Single and combined effects of plant-derived and synthetic cannabinoids on cognition and cannabinoid-associated withdrawal signs in mice.Br J Pharmacol. 2019 05; 176(10):1552-1567.BJ
BACKGROUND AND PURPOSE
It has been suggested that the non-euphorogenic phytocannabinoid cannabidiol (CBD) can ameliorate adverse effects of Δ9 -tetrahydrocannabinol (THC). We determined whether CBD ameliorates cognitive deficits and withdrawal signs induced by cannabinoid CB1 /CB2 receptor agonists or produces these pharmacological effects on its own.
The effects of THC or the CB1 /CB2 receptor full agonist WIN55212 alone, CBD alone or their combination were tested across a range of doses. Cognitive effects were assessed in C57BL/6 mice in a conditional discrimination task and in the Barnes maze. Cannabinoid withdrawal signs were assessed following precipitated withdrawal by acute administration of the CB1 receptor antagonist SR141716, the 5-HT1A receptor antagonist WAY100635, the TRPV1 receptor antagonist capsazepine or the adenosine A2A receptor antagonist SCH58261.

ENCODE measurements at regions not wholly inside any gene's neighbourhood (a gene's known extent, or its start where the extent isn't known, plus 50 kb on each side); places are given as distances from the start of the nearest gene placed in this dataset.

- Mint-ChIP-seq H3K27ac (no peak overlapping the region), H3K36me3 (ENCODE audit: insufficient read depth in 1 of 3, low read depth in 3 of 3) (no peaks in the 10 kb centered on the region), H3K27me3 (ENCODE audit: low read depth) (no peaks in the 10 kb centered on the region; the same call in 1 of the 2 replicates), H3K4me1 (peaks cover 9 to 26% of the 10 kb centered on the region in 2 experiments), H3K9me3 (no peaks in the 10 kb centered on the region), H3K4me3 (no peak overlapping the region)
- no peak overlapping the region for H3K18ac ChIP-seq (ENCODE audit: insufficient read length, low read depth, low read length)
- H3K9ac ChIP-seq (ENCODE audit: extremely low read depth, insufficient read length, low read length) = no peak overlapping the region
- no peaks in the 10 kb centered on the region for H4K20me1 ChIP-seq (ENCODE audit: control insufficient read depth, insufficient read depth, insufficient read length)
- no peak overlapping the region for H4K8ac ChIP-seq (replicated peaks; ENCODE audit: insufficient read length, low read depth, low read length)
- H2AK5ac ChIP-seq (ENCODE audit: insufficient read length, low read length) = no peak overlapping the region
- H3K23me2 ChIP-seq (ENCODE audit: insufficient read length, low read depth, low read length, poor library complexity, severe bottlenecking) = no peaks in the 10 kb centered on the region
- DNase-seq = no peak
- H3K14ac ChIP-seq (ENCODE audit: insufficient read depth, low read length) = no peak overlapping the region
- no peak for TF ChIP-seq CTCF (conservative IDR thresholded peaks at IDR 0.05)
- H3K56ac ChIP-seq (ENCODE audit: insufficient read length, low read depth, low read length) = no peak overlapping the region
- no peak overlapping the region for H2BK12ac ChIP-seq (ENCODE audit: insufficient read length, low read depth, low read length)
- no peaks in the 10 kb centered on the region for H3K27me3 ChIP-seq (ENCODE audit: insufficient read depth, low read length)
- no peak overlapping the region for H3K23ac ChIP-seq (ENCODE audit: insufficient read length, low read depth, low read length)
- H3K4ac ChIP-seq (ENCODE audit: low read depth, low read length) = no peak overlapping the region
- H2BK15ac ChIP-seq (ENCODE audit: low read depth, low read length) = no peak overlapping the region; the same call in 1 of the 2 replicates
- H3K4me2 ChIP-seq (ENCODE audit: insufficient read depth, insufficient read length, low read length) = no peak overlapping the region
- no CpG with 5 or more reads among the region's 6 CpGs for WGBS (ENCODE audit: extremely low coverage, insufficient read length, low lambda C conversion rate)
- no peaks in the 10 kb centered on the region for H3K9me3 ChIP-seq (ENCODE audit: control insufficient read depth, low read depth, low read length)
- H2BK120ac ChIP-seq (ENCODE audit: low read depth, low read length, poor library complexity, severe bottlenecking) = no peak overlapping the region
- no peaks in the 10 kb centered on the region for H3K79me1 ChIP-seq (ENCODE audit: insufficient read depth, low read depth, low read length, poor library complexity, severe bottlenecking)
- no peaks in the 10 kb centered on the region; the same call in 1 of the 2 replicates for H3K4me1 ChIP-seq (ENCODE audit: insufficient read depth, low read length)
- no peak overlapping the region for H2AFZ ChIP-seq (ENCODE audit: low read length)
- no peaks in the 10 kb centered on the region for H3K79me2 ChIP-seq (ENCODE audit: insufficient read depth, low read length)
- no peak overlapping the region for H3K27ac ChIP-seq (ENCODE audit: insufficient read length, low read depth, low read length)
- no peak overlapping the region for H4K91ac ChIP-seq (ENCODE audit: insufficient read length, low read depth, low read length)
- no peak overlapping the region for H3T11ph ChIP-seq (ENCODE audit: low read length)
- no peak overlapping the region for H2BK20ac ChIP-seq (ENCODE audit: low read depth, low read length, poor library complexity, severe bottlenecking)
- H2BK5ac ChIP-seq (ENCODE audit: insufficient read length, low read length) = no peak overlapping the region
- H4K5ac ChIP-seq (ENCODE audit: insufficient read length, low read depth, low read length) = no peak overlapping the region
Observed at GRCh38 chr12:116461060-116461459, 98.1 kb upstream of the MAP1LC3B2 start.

THC produced significant motor and cognitive impairment in the Barnes maze task, none of which were attenuated by the addition of CBD. CBD alone did not affect cognitive performance. Precipitation of withdrawal signs by SR141716 occurred in mice chronically treated with THC or WIN55,212. These withdrawal signs were not attenuated by addition of chronic CBD. Chronic treatment with CBD alone did not induce withdrawal signs precipitated by SR141716 or WAY100635. Chronic CBD treatment also produced anxiolysis, which was not altered by attempting to precipitate withdrawal-induced anxiety with a range of antagonists.
CONCLUSIONS AND IMPLICATIONS
CBD as a monotherapy may prove to be a safer pharmacological agent, than CB1 receptor agonists alone or in combination with CBD, for the treatment of several disorders.